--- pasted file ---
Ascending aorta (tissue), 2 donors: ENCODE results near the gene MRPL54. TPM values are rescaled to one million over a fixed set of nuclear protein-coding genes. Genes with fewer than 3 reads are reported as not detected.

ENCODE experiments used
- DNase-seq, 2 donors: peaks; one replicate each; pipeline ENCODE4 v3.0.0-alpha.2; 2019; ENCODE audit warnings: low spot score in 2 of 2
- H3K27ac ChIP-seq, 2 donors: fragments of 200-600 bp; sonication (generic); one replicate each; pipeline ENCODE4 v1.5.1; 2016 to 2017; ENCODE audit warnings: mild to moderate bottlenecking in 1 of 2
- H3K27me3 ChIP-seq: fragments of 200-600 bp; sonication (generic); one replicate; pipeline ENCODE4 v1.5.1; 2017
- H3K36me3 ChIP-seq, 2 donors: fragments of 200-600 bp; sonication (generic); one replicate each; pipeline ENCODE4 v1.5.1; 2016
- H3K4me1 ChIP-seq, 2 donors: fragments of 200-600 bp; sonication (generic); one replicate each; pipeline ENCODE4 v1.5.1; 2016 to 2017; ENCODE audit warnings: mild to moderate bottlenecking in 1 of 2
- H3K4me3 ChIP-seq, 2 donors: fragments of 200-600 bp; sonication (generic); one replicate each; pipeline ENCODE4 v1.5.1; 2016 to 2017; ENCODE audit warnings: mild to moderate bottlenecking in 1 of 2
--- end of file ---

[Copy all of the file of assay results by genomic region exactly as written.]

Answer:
Ascending aorta (tissue), 2 donors: ENCODE results near the gene MRPL54. TPM values are rescaled to one million over a fixed set of nuclear protein-coding genes. Genes with fewer than 3 reads are reported as not detected.

ENCODE experiments used
- DNase-seq, 2 donors: peaks; one replicate each; pipeline ENCODE4 v3.0.0-alpha.2; 2019; ENCODE audit warnings: low spot score in 2 of 2
- H3K27ac ChIP-seq, 2 donors: fragments of 200-600 bp; sonication (generic); one replicate each; pipeline ENCODE4 v1.5.1; 2016 to 2017; ENCODE audit warnings: mild to moderate bottlenecking in 1 of 2
- H3K27me3 ChIP-seq: fragments of 200-600 bp; sonication (generic); one replicate; pipeline ENCODE4 v1.5.1; 2017
- H3K36me3 ChIP-seq, 2 donors: fragments of 200-600 bp; sonication (generic); one replicate each; pipeline ENCODE4 v1.5.1; 2016
- H3K4me1 ChIP-seq, 2 donors: fragments of 200-600 bp; sonication (generic); one replicate each; pipeline ENCODE4 v1.5.1; 2016 to 2017; ENCODE audit warnings: mild to moderate bottlenecking in 1 of 2
- H3K4me3 ChIP-seq, 2 donors: fragments of 200-600 bp; sonication (generic); one replicate each; pipeline ENCODE4 v1.5.1; 2016 to 2017; ENCODE audit warnings: mild to moderate bottlenecking in 1 of 2